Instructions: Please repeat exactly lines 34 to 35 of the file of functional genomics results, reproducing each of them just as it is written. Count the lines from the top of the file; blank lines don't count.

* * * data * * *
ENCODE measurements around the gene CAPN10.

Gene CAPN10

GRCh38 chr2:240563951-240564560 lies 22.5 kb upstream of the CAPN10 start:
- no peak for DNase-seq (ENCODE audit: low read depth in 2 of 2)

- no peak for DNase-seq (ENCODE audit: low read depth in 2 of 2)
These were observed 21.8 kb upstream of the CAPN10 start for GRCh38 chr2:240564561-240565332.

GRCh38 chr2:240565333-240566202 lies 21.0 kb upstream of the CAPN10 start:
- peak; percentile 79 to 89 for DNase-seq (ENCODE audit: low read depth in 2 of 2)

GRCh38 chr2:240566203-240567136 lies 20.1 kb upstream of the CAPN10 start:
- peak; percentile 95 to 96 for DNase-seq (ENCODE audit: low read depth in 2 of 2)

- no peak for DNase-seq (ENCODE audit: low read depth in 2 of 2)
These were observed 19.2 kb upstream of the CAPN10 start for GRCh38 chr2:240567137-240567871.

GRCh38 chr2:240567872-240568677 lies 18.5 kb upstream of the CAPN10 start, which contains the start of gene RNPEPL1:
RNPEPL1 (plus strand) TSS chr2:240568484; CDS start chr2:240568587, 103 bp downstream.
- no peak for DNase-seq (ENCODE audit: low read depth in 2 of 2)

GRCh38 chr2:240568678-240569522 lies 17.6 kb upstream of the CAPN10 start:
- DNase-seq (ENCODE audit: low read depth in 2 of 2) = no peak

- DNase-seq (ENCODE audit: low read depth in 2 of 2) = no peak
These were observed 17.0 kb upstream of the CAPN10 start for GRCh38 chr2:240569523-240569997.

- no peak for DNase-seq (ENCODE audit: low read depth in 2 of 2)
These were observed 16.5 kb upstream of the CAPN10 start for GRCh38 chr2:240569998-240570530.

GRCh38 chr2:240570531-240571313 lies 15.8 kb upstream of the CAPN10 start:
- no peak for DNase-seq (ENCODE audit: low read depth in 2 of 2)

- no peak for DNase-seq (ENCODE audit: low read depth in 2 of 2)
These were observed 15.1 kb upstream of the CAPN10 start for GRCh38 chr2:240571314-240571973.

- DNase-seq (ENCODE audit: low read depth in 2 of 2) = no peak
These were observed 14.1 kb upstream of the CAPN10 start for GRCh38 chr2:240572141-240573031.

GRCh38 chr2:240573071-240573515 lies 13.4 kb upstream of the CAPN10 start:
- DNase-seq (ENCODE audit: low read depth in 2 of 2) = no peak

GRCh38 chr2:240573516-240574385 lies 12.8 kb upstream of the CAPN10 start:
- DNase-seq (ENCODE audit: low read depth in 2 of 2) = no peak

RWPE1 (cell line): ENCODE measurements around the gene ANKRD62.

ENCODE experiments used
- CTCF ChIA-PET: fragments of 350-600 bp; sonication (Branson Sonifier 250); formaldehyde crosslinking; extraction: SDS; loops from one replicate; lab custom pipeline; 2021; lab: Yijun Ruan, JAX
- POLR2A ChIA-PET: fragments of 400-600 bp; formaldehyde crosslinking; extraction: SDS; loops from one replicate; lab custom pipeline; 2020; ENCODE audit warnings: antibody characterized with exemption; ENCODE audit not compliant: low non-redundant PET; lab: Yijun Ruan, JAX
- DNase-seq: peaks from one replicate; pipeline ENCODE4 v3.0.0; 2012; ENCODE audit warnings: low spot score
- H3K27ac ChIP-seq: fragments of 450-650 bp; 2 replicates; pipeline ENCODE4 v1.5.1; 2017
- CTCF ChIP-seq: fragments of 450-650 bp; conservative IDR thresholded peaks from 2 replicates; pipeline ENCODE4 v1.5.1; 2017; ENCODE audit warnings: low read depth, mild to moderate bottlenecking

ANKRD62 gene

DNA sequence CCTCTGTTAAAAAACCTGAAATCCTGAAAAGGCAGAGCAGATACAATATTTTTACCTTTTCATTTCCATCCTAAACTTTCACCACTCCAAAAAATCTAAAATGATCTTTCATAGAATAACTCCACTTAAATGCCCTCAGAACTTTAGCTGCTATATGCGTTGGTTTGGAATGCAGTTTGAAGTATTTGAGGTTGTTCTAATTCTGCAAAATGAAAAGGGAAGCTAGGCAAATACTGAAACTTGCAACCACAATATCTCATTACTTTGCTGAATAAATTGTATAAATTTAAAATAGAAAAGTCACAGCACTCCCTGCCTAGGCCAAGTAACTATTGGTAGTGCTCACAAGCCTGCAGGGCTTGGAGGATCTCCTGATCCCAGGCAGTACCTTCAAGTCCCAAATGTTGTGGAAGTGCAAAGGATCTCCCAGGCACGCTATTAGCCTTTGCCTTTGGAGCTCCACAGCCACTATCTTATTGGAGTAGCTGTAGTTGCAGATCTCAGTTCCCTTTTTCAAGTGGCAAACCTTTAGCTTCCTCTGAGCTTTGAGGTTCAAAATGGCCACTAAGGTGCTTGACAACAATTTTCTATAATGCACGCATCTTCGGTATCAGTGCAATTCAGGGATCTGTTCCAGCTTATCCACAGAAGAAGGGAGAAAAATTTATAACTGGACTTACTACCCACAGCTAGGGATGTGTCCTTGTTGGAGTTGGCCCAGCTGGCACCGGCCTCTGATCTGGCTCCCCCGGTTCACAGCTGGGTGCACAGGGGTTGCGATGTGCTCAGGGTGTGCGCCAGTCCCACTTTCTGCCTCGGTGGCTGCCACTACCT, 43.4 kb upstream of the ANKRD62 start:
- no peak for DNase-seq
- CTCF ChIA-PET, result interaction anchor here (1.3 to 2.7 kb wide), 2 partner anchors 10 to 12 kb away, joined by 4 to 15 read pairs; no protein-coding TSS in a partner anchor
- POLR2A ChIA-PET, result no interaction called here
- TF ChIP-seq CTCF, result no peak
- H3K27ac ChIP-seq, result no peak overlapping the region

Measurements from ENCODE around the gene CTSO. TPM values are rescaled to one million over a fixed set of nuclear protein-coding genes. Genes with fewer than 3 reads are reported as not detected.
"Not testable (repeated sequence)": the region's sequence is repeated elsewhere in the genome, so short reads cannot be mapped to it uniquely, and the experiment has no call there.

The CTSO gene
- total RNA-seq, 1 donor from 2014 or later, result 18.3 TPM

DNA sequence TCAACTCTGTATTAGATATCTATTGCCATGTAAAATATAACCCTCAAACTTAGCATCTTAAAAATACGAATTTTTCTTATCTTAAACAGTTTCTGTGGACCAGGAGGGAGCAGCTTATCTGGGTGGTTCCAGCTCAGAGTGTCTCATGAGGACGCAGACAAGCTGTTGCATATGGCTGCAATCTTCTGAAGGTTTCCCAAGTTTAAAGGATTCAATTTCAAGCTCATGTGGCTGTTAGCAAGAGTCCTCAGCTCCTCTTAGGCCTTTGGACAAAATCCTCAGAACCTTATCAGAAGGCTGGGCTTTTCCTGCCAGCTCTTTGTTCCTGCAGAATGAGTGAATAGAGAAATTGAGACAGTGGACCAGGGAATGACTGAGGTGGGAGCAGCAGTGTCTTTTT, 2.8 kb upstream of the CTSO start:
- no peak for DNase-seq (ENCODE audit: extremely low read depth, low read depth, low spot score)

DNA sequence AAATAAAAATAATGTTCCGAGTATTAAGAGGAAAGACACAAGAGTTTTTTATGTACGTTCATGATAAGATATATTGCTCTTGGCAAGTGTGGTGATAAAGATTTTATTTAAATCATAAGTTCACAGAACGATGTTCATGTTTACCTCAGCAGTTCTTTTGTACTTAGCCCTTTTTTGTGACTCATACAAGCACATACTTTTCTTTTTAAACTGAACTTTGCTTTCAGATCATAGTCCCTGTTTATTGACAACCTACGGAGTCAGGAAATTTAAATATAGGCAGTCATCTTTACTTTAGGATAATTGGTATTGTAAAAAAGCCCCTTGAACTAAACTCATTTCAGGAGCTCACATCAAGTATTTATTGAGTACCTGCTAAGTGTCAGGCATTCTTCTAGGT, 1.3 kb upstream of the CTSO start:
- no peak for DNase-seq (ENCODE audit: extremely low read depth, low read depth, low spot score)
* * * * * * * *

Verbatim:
- CTCF ChIA-PET: fragments of 350-600 bp; sonication (Branson Sonifier 250); formaldehyde crosslinking; extraction: SDS; loops from one replicate; lab custom pipeline; 2021; lab: Yijun Ruan, JAX
- POLR2A ChIA-PET: fragments of 400-600 bp; formaldehyde crosslinking; extraction: SDS; loops from one replicate; lab custom pipeline; 2020; ENCODE audit warnings: antibody characterized with exemption; ENCODE audit not compliant: low non-redundant PET; lab: Yijun Ruan, JAX